The basic usage syntax looks like this:

dotgit [flags] {action} [category [category]]

Where action is one of the actions listed below and category is one or more categories or groups to activate. If no categories are specified dotgit will automatically activate the common category as well as a category with your machine’s hostname.

Using categories

When you run dotgit all of its actions will be limited to the categories that are activated. If you don’t specify any categories the default behaviour is to activate the common category as well as a category with your machine’s hostname (e.g. my-laptop).

When you run dotgit all the files in the filelist that are not part of the active categories will be ignored. You can run dotgit with two verbose flags -vv to see what categories are currently active.


-h, --help

Display a help message

-v, --verbose

Increase dotgit’s verbosity level. Can be specified multiple times


It is a good idea to run dotgit with at least one -v flag since no output will be generated by default (unless there is an error).


When specified dotgit won’t make any changes to the filesystem. Useful when running with -v to see what dotgit would do if you run a command


Activates “hard” mode where files are copied rather than symlinked. Useful if symlinking isn’t an option or if you want the dotfiles to live on the machine independently of the dotgit repo.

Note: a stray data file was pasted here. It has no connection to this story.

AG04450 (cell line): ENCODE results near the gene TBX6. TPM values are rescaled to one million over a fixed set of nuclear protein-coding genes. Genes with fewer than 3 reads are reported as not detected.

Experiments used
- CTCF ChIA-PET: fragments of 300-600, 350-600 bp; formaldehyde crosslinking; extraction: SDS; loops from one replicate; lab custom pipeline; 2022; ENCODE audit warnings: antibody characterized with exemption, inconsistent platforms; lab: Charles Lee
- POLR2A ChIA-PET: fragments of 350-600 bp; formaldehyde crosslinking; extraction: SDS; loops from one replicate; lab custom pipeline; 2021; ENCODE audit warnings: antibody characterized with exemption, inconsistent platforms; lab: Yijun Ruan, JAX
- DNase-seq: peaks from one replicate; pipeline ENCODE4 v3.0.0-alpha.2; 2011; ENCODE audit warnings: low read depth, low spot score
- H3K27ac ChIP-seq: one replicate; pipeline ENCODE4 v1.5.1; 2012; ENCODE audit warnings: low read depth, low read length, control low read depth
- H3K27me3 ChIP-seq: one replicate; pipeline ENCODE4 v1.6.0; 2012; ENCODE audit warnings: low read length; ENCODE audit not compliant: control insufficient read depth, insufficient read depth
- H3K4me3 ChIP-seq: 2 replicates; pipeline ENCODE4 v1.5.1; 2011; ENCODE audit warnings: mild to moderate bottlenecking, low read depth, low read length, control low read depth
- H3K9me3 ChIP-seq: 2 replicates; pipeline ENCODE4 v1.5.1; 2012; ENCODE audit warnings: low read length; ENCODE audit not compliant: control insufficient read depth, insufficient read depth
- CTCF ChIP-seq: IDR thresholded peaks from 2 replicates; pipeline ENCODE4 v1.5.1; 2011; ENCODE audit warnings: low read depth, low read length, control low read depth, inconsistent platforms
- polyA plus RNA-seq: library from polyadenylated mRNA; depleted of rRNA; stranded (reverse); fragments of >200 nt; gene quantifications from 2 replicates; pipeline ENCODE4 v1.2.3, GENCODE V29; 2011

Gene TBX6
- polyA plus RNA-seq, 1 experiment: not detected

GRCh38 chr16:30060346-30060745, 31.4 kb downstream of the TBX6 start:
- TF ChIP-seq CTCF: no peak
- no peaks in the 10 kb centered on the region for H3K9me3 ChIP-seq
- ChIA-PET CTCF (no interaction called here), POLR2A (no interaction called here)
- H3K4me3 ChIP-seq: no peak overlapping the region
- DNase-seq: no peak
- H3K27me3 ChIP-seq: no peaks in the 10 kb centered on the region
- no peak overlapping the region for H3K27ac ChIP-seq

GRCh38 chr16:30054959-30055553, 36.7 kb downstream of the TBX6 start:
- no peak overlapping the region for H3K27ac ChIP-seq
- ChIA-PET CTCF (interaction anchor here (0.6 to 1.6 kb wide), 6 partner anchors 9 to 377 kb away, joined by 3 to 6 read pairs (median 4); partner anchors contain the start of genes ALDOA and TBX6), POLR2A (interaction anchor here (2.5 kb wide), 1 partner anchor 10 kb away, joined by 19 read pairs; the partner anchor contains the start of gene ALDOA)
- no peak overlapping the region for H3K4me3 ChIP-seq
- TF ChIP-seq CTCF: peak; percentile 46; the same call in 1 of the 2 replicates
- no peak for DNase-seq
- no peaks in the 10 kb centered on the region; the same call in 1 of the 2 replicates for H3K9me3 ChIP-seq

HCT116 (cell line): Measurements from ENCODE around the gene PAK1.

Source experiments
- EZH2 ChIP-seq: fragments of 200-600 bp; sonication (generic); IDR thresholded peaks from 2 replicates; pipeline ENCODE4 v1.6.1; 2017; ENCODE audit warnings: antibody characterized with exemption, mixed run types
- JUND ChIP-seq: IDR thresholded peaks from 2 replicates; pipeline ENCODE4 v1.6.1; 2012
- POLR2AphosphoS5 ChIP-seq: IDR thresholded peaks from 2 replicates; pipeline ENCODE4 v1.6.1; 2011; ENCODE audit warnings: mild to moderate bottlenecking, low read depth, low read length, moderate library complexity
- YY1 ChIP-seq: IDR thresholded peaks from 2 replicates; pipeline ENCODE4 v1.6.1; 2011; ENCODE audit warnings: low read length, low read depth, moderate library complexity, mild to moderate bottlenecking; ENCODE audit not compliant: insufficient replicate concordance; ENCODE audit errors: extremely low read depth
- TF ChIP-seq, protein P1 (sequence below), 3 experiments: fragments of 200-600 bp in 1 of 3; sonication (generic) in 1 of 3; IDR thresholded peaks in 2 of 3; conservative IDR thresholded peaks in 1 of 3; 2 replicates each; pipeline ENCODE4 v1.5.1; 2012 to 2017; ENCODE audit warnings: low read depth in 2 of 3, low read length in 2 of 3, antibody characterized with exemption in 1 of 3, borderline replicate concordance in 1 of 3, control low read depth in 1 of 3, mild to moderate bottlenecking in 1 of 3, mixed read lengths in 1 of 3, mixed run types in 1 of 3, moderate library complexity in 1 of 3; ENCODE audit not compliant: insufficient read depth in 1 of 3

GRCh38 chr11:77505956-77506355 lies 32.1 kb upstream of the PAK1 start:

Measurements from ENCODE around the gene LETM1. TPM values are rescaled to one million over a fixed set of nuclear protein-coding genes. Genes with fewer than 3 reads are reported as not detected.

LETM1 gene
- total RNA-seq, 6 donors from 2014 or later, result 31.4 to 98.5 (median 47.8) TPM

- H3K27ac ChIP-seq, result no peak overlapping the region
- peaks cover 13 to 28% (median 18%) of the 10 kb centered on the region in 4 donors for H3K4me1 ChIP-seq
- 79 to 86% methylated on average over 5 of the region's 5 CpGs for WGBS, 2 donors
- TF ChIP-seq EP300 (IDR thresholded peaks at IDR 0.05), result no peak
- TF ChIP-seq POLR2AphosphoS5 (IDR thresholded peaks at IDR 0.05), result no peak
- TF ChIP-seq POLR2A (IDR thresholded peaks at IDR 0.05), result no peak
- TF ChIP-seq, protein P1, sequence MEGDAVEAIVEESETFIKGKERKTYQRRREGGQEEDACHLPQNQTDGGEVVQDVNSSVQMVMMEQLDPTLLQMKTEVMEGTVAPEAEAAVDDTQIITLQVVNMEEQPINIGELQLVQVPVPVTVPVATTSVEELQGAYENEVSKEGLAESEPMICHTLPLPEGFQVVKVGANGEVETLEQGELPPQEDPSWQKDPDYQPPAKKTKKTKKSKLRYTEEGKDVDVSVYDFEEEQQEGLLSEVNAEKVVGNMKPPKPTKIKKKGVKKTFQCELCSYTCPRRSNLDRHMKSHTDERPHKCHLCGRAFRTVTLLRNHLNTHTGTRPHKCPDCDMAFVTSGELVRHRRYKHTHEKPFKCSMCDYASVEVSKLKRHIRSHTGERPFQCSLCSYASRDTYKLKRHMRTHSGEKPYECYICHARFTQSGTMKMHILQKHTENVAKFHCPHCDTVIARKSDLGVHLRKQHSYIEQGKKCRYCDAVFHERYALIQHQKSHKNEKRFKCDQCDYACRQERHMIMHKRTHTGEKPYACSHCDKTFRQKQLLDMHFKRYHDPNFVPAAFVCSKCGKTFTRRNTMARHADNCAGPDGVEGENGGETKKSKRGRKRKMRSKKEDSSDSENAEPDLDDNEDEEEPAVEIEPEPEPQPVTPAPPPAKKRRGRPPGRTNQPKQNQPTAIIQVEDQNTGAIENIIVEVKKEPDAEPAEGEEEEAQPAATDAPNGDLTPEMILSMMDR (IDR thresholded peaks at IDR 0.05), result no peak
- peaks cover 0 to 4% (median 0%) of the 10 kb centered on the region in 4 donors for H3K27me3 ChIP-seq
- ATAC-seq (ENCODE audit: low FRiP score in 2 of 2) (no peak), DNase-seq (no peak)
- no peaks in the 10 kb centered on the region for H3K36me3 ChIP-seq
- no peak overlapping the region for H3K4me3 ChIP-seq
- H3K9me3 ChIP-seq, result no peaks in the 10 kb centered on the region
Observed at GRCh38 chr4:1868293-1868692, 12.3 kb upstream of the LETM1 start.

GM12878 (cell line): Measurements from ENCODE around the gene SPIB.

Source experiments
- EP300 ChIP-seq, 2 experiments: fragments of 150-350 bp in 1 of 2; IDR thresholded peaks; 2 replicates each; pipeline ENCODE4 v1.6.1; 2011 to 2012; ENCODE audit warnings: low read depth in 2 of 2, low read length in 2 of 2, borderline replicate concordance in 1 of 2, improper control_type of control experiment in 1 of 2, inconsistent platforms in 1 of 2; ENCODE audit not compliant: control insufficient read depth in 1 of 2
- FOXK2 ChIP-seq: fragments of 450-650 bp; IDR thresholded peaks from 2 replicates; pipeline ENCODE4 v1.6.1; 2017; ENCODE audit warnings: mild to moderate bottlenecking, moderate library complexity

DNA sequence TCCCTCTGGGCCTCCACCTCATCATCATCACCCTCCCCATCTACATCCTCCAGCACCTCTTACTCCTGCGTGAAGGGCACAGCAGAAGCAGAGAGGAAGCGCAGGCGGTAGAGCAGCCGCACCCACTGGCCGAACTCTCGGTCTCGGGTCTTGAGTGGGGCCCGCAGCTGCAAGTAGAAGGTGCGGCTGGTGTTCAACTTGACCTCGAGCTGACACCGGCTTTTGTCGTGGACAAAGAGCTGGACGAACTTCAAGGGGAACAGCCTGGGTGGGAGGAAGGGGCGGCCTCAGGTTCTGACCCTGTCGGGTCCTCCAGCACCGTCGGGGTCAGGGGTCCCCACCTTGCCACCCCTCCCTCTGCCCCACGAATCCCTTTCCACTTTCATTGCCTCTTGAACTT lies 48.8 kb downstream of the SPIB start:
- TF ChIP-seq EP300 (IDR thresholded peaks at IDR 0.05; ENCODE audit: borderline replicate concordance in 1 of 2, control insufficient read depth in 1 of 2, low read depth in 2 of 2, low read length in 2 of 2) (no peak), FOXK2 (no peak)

If you want to use hard mode you need to specify it every time you run dotgit



Initializes a new dotgit repository. Creates an empty filelist and also runs git init if the repo is not a valid git repository. You only need to run this once (when you set up a new dotgit repo). Running this multiple times has no effect.


Updates the dotgit repository. Run this after you made changes to your filelist or if you want to add the changes to non-symlinked files to your repo (e.g. encrypted files). This will save your dotfiles from your home folder in your dotgit repo, and also set up the links/copies to your dotfiles repo as needed (runs a restore operation after updating).


When you run the update command dotgit will replace any files in the repo with those in your home folder. Make sure to run the restore command first on a new machine otherwise you might end up inadvertently replacing files in your repo.


Links or copies files from your dotgit repo to your home folder. Use this if you want to restore your dotfiles to a new machine.


Removes all the dotfiles managed by dotgit from your home folder (run first with the -v --dry-run flags to see what dotgit plans on doing).


Prints which changes have been made to your dotfiles repo since the last commit.


This will generate a git commit with all the current changes in the repo and will ask you if you want to push the commit to a remote (if one is configured).


Allows you to change your encryption password.